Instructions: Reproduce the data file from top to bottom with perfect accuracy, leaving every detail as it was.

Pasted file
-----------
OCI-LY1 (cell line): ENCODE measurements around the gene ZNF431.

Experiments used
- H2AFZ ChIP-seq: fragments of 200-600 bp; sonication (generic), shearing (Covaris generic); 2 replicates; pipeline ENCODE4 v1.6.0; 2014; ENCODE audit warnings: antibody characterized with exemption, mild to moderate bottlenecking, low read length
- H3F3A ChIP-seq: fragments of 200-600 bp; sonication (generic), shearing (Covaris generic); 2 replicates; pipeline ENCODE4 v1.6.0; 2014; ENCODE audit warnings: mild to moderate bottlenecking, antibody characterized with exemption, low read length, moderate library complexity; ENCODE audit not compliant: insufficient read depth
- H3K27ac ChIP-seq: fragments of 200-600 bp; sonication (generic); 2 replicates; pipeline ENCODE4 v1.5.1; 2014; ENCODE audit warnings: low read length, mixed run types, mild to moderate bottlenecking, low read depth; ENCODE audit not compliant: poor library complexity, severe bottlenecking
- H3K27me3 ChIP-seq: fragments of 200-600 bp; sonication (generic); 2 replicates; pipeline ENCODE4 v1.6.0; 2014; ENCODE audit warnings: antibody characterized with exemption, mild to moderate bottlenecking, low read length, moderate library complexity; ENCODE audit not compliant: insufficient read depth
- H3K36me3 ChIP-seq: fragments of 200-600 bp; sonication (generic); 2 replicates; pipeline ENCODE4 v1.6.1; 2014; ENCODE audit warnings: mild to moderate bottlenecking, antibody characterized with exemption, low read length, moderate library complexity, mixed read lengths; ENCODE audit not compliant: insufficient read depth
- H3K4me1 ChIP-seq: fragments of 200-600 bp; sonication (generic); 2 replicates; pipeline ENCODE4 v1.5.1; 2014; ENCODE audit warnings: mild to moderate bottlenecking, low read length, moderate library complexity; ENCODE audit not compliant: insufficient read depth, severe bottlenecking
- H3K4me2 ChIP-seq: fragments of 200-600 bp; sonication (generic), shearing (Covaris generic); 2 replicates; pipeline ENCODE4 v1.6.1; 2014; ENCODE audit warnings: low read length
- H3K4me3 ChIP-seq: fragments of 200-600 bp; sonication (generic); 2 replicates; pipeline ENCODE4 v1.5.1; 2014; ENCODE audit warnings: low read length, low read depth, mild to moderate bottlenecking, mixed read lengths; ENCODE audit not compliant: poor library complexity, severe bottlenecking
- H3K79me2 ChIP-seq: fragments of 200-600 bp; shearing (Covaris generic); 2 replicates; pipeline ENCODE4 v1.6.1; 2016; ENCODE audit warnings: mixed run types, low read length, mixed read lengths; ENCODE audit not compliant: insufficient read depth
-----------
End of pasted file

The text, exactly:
OCI-LY1 (cell line): ENCODE measurements around the gene ZNF431.

Experiments used
- H2AFZ ChIP-seq: fragments of 200-600 bp; sonication (generic), shearing (Covaris generic); 2 replicates; pipeline ENCODE4 v1.6.0; 2014; ENCODE audit warnings: antibody characterized with exemption, mild to moderate bottlenecking, low read length
- H3F3A ChIP-seq: fragments of 200-600 bp; sonication (generic), shearing (Covaris generic); 2 replicates; pipeline ENCODE4 v1.6.0; 2014; ENCODE audit warnings: mild to moderate bottlenecking, antibody characterized with exemption, low read length, moderate library complexity; ENCODE audit not compliant: insufficient read depth
- H3K27ac ChIP-seq: fragments of 200-600 bp; sonication (generic); 2 replicates; pipeline ENCODE4 v1.5.1; 2014; ENCODE audit warnings: low read length, mixed run types, mild to moderate bottlenecking, low read depth; ENCODE audit not compliant: poor library complexity, severe bottlenecking
- H3K27me3 ChIP-seq: fragments of 200-600 bp; sonication (generic); 2 replicates; pipeline ENCODE4 v1.6.0; 2014; ENCODE audit warnings: antibody characterized with exemption, mild to moderate bottlenecking, low read length, moderate library complexity; ENCODE audit not compliant: insufficient read depth
- H3K36me3 ChIP-seq: fragments of 200-600 bp; sonication (generic); 2 replicates; pipeline ENCODE4 v1.6.1; 2014; ENCODE audit warnings: mild to moderate bottlenecking, antibody characterized with exemption, low read length, moderate library complexity, mixed read lengths; ENCODE audit not compliant: insufficient read depth
- H3K4me1 ChIP-seq: fragments of 200-600 bp; sonication (generic); 2 replicates; pipeline ENCODE4 v1.5.1; 2014; ENCODE audit warnings: mild to moderate bottlenecking, low read length, moderate library complexity; ENCODE audit not compliant: insufficient read depth, severe bottlenecking
- H3K4me2 ChIP-seq: fragments of 200-600 bp; sonication (generic), shearing (Covaris generic); 2 replicates; pipeline ENCODE4 v1.6.1; 2014; ENCODE audit warnings: low read length
- H3K4me3 ChIP-seq: fragments of 200-600 bp; sonication (generic); 2 replicates; pipeline ENCODE4 v1.5.1; 2014; ENCODE audit warnings: low read length, low read depth, mild to moderate bottlenecking, mixed read lengths; ENCODE audit not compliant: poor library complexity, severe bottlenecking
- H3K79me2 ChIP-seq: fragments of 200-600 bp; shearing (Covaris generic); 2 replicates; pipeline ENCODE4 v1.6.1; 2016; ENCODE audit warnings: mixed run types, low read length, mixed read lengths; ENCODE audit not compliant: insufficient read depth